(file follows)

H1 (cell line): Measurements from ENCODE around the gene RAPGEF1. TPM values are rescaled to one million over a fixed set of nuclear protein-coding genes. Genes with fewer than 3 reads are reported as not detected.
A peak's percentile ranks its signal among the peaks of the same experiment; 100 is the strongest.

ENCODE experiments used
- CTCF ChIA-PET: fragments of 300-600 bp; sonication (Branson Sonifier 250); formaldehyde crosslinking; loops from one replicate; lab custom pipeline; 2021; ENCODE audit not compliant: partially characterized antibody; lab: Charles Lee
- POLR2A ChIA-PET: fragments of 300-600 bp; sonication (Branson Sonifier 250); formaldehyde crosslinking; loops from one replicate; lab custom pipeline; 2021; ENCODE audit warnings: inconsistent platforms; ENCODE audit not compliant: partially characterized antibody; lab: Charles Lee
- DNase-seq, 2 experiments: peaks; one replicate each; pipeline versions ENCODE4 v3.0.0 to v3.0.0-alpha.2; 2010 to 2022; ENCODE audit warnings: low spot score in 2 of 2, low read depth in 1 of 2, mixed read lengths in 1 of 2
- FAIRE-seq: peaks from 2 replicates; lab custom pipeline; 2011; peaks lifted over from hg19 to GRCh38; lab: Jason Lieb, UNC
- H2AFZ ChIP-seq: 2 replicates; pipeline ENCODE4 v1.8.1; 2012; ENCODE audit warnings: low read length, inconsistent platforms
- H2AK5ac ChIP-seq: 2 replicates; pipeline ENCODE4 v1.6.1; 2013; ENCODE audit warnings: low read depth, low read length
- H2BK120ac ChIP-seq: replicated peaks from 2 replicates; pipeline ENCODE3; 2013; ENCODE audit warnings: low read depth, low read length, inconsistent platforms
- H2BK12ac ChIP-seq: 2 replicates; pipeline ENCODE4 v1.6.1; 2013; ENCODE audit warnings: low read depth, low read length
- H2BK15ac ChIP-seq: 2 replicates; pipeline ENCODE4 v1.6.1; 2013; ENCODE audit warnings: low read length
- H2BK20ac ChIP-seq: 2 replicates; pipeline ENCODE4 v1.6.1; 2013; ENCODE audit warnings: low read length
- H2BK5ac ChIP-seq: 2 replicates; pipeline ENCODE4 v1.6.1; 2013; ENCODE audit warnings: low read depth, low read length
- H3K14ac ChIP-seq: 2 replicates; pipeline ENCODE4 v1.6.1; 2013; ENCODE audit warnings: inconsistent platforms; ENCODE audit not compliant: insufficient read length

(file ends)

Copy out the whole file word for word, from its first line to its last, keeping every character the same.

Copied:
H1 (cell line): Measurements from ENCODE around the gene RAPGEF1. TPM values are rescaled to one million over a fixed set of nuclear protein-coding genes. Genes with fewer than 3 reads are reported as not detected.
A peak's percentile ranks its signal among the peaks of the same experiment; 100 is the strongest.

ENCODE experiments used
- CTCF ChIA-PET: fragments of 300-600 bp; sonication (Branson Sonifier 250); formaldehyde crosslinking; loops from one replicate; lab custom pipeline; 2021; ENCODE audit not compliant: partially characterized antibody; lab: Charles Lee
- POLR2A ChIA-PET: fragments of 300-600 bp; sonication (Branson Sonifier 250); formaldehyde crosslinking; loops from one replicate; lab custom pipeline; 2021; ENCODE audit warnings: inconsistent platforms; ENCODE audit not compliant: partially characterized antibody; lab: Charles Lee
- DNase-seq, 2 experiments: peaks; one replicate each; pipeline versions ENCODE4 v3.0.0 to v3.0.0-alpha.2; 2010 to 2022; ENCODE audit warnings: low spot score in 2 of 2, low read depth in 1 of 2, mixed read lengths in 1 of 2
- FAIRE-seq: peaks from 2 replicates; lab custom pipeline; 2011; peaks lifted over from hg19 to GRCh38; lab: Jason Lieb, UNC
- H2AFZ ChIP-seq: 2 replicates; pipeline ENCODE4 v1.8.1; 2012; ENCODE audit warnings: low read length, inconsistent platforms
- H2AK5ac ChIP-seq: 2 replicates; pipeline ENCODE4 v1.6.1; 2013; ENCODE audit warnings: low read depth, low read length
- H2BK120ac ChIP-seq: replicated peaks from 2 replicates; pipeline ENCODE3; 2013; ENCODE audit warnings: low read depth, low read length, inconsistent platforms
- H2BK12ac ChIP-seq: 2 replicates; pipeline ENCODE4 v1.6.1; 2013; ENCODE audit warnings: low read depth, low read length
- H2BK15ac ChIP-seq: 2 replicates; pipeline ENCODE4 v1.6.1; 2013; ENCODE audit warnings: low read length
- H2BK20ac ChIP-seq: 2 replicates; pipeline ENCODE4 v1.6.1; 2013; ENCODE audit warnings: low read length
- H2BK5ac ChIP-seq: 2 replicates; pipeline ENCODE4 v1.6.1; 2013; ENCODE audit warnings: low read depth, low read length
- H3K14ac ChIP-seq: 2 replicates; pipeline ENCODE4 v1.6.1; 2013; ENCODE audit warnings: inconsistent platforms; ENCODE audit not compliant: insufficient read length